His understanding is dynamic and grows upon itself throughout the Physics. and not absolute justice. the absolutes. provides us with a different conception of form.‖ (p253) This adds the forms of many objects into his world of Forms. Aristotle. nor can follow any guide who points the way thither. tables and other like objects. That is. Metaphysics and De Anima. attempting to imitate the Forms and there is the absolute world of the Forms. is vague. At the end of Book V he provides a few examples ―those who see the many beautiful. And the maker of either of them makes a bed or he makes a table for our use. exactly. He claims ―another account of ‗nature‘ is the shape or form which is specified in the definition of the thing‖ He continues. and who yet neither see absolute beauty. but it provides a stunning visual and intuitive understanding. Aristotle first mentions form in the physics.‖ (p178) This extended metaphor suggests that everything we perceive now. in contrast. there is our dynamic world.Byron Philo 230 Platonic and Aristotelian forms until he is forced into the presence of the sun itself. Similarly these puppets and sculptures are imitations of objects that exist outside of the cave. the shadows upon the cave wall are imitations of the sculptures and various puppets used to create them. along with the forms of justice. in accordance with the idea. He states ―there are beds and tables in the world—plenty of them…But there are only two ideas or forms of them—one the idea of a bed. That is.‖ (148) This passage suggests that the Forms are of abstract notions like justice beauty and good. and the other of a table. What this relationship is. In Plato‘s worldview there is a form of dualism. Another important aspect of Plato‘s Forms is what absolutes occupy this other world. and accept as reality is a reflection or representation of the world of the forms. Further light is shed on the subject in Book X when Plato discusses the illusory creation through poetry. who see many just. stating that material that has the potential to be a bed is not a bed because it has not . and good there are also chairs.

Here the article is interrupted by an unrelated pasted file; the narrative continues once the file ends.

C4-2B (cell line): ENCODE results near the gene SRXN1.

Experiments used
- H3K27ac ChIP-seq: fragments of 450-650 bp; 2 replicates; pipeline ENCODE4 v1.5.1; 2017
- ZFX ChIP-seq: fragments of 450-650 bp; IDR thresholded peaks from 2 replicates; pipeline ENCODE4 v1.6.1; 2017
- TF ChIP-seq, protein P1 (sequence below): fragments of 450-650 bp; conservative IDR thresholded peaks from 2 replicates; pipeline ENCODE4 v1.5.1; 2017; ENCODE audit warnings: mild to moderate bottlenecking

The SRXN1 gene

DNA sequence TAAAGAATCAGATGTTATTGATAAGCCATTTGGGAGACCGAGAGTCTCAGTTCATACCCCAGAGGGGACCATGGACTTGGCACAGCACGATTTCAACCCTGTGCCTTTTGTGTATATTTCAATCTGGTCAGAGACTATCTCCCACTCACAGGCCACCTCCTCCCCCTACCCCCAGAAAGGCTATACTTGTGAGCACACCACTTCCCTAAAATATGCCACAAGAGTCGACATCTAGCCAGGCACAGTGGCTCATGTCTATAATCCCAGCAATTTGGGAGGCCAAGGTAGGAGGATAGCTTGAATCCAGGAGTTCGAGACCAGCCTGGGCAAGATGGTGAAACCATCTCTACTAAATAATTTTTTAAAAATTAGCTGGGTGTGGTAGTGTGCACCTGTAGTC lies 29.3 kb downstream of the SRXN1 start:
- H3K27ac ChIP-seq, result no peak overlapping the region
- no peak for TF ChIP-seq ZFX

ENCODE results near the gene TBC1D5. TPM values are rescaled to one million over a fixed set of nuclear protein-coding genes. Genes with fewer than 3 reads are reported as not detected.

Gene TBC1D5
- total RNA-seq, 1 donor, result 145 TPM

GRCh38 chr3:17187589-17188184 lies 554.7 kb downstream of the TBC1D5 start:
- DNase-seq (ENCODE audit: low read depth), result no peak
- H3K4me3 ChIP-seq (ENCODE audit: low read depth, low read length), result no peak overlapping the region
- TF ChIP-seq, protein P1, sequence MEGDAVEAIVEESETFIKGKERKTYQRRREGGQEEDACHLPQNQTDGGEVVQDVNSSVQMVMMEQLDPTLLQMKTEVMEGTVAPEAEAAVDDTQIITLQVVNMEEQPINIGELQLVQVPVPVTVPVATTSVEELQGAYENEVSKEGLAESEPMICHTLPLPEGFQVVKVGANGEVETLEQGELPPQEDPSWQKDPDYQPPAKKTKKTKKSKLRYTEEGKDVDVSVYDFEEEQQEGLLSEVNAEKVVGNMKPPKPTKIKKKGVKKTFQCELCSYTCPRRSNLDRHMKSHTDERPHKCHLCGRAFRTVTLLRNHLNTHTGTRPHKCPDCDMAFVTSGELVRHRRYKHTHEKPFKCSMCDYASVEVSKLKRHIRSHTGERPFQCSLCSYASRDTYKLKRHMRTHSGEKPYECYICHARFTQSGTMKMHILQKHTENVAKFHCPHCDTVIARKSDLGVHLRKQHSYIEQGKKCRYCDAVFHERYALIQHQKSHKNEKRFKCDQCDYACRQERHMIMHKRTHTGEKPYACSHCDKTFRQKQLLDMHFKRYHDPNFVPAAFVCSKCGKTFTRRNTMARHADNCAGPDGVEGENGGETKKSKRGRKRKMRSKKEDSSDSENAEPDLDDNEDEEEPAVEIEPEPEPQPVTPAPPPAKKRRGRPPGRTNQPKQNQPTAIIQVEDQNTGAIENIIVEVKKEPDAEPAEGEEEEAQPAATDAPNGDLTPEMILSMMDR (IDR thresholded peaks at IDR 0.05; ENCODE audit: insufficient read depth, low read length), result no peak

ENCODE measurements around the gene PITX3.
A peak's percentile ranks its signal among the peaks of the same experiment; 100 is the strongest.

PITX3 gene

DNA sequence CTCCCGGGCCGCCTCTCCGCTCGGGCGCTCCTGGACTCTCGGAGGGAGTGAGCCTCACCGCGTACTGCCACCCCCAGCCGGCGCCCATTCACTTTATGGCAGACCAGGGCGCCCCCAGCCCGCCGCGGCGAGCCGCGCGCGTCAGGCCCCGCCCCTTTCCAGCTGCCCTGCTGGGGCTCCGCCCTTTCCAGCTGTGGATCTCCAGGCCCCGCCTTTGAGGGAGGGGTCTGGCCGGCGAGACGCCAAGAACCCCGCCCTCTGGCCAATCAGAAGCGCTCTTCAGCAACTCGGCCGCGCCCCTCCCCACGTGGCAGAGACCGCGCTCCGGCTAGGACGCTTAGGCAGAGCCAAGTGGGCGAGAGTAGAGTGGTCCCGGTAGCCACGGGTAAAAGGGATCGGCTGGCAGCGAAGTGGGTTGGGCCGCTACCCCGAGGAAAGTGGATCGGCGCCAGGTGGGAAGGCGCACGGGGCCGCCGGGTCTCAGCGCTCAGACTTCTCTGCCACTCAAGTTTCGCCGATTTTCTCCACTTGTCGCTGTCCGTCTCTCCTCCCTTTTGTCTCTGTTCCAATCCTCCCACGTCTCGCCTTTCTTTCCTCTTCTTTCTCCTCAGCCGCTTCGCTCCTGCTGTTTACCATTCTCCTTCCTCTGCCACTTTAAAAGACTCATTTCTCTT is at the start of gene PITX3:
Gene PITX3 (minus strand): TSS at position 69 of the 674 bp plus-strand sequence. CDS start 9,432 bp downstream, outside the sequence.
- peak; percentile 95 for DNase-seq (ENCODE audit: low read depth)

using the two interchangeably. Toward the beginning of Book II he suggests ―in the sense of form or essence. e. but it would also have privation in that it is not an optimally sharp and durable object. darkness. That is. black. in that I am not perfectly healthy and may have lingering unknown health problems.) black (privation. and in day and night they are light. for a thing is more properly said to be what it is when it has attained to fulfillment than when it exists potentially. At this point it may be fair of us to say that the form of the bed lies in its shape. Or that a saw may generally be said to have the form of a saw in so far that it is sharp and made of durable substances. in color they are white. He asserts that ―one might say that there are three principles – the form. (p118) On the next page he says ―The form indeed is ‗nature‘ rather than the matter. Later.Byron Philo 230 Platonic and Aristotelian forms received the form of bed yet. and the matter. and surface. In book II of De Anima he puts forward a theory . That is I may have the form of health but also slight degrees of privation. material having such a shape/form is a bed.) and surface (matter) is reiterated earlier by Aristotle when describing the senses.g. and air‖ (p 278) In this framework we can then attribute degrees of form and degrees of privation. The idea of white (form. Form in this new definition is the essence by which something is deemed something. But each of these is different for each case. Aristotle builds upon this notion. Aristotle modifies the understanding of form in De Anima. the privation. which is that precisely in virtue of which a thing is called ‗a this‘‖ (p 171) In this instance form is equated with essence rather than shape. being used for cutting and smaller than a sword. It has the essence of being a knife. aiding our understanding of an object‘s essence in terms of its contrast to privation.‖ and later ―The shape then is nature‖ (p119) What he has established early on is a correlation between form and shape. We might say an object is a knife by virtue of its being sharp.